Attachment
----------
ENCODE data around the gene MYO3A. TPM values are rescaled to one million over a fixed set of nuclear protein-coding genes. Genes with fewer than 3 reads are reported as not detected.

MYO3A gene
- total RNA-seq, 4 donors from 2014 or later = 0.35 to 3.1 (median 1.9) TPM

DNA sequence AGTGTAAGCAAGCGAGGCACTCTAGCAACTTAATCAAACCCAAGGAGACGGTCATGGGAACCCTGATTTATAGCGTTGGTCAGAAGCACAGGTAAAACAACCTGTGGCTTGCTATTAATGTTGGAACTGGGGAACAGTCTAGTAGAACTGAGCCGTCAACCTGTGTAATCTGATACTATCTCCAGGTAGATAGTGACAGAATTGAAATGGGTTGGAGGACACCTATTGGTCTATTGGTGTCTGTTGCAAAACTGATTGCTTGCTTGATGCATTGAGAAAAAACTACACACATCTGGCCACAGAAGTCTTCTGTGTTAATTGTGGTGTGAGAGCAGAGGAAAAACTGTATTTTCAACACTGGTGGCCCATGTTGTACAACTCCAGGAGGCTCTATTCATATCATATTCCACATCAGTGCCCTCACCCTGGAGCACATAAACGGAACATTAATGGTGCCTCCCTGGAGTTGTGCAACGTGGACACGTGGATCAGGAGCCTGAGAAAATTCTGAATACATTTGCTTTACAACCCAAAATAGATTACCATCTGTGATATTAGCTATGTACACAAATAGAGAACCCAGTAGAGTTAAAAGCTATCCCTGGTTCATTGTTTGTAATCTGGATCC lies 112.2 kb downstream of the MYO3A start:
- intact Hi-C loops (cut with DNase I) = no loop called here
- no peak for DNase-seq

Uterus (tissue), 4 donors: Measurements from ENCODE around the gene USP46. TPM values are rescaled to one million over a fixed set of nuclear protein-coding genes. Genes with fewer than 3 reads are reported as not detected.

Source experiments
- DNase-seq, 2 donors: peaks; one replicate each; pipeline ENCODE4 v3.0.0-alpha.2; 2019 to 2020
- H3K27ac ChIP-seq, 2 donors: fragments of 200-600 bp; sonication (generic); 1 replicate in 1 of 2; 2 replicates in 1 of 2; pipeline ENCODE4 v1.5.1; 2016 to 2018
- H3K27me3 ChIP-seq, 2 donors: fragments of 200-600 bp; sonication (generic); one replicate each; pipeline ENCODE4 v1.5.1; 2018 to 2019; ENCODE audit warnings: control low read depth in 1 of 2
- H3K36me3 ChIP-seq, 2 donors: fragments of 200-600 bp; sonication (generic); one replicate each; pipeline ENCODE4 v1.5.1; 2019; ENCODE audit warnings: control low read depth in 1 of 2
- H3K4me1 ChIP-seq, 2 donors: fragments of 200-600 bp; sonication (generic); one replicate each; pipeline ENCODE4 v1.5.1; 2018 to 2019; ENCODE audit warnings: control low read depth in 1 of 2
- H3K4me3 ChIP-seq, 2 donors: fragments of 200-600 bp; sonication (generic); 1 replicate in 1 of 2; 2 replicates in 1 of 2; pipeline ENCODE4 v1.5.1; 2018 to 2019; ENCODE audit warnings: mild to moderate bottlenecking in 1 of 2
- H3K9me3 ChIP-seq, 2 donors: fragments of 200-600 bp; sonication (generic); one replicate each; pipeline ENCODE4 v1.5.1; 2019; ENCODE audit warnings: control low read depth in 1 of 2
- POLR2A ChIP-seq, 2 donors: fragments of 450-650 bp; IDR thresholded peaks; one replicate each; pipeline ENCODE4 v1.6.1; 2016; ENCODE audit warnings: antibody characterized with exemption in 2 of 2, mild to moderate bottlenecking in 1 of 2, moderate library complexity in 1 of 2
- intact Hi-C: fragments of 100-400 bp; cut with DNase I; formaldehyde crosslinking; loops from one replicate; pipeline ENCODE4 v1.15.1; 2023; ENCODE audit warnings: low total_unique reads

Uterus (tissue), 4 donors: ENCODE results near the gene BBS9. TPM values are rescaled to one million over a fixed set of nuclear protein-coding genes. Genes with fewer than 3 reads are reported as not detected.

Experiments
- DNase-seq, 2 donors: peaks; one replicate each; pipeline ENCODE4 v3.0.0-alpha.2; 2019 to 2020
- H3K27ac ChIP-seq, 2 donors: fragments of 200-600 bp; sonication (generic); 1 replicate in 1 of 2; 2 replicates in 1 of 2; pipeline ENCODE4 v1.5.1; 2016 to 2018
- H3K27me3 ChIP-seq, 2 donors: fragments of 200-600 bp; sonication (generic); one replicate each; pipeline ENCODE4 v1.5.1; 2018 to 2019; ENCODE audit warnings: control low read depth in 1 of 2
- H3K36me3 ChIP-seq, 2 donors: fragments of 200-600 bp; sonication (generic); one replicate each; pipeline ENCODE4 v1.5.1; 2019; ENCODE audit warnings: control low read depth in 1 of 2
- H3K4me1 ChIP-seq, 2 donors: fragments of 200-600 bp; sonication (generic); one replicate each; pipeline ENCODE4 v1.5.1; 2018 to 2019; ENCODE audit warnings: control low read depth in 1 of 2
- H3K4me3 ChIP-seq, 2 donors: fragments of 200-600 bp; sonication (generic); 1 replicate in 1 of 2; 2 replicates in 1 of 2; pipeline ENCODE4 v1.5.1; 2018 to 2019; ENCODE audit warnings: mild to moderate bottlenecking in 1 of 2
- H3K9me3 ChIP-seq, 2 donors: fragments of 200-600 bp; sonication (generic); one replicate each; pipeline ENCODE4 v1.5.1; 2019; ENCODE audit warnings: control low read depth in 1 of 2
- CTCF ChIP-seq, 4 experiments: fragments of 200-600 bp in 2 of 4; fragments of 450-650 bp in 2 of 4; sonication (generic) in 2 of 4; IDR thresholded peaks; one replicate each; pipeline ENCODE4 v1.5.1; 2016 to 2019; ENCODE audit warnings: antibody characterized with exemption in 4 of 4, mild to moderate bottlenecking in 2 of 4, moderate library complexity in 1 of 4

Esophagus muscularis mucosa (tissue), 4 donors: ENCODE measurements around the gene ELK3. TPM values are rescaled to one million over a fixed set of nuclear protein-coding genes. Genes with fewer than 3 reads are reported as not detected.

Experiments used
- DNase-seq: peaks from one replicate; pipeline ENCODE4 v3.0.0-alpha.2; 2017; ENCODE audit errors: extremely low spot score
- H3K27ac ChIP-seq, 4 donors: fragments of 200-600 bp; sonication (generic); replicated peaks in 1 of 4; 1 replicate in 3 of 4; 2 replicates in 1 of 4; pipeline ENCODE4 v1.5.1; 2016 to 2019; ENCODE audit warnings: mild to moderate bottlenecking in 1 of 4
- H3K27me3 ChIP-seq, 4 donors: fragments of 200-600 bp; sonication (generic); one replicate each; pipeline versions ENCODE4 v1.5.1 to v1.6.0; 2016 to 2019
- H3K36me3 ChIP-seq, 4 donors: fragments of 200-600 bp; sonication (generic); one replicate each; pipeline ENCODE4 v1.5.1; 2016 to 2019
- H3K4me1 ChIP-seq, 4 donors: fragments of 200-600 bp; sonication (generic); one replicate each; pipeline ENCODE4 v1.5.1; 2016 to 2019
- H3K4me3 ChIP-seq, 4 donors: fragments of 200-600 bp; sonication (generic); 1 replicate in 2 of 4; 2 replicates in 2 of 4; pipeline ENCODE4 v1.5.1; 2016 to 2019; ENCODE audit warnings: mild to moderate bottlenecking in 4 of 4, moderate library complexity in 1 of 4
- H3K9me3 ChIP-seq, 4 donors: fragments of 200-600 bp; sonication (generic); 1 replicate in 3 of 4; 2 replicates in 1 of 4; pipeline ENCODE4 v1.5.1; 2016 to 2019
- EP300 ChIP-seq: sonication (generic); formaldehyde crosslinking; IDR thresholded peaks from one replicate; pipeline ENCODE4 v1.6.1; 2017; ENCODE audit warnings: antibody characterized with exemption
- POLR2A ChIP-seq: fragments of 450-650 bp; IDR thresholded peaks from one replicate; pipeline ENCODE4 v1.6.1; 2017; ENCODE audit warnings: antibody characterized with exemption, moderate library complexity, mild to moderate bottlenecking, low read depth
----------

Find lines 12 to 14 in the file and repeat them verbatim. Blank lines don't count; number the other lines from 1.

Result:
- H3K36me3 ChIP-seq, 2 donors: fragments of 200-600 bp; sonication (generic); one replicate each; pipeline ENCODE4 v1.5.1; 2019; ENCODE audit warnings: control low read depth in 1 of 2
- H3K4me1 ChIP-seq, 2 donors: fragments of 200-600 bp; sonication (generic); one replicate each; pipeline ENCODE4 v1.5.1; 2018 to 2019; ENCODE audit warnings: control low read depth in 1 of 2
- H3K4me3 ChIP-seq, 2 donors: fragments of 200-600 bp; sonication (generic); 1 replicate in 1 of 2; 2 replicates in 1 of 2; pipeline ENCODE4 v1.5.1; 2018 to 2019; ENCODE audit warnings: mild to moderate bottlenecking in 1 of 2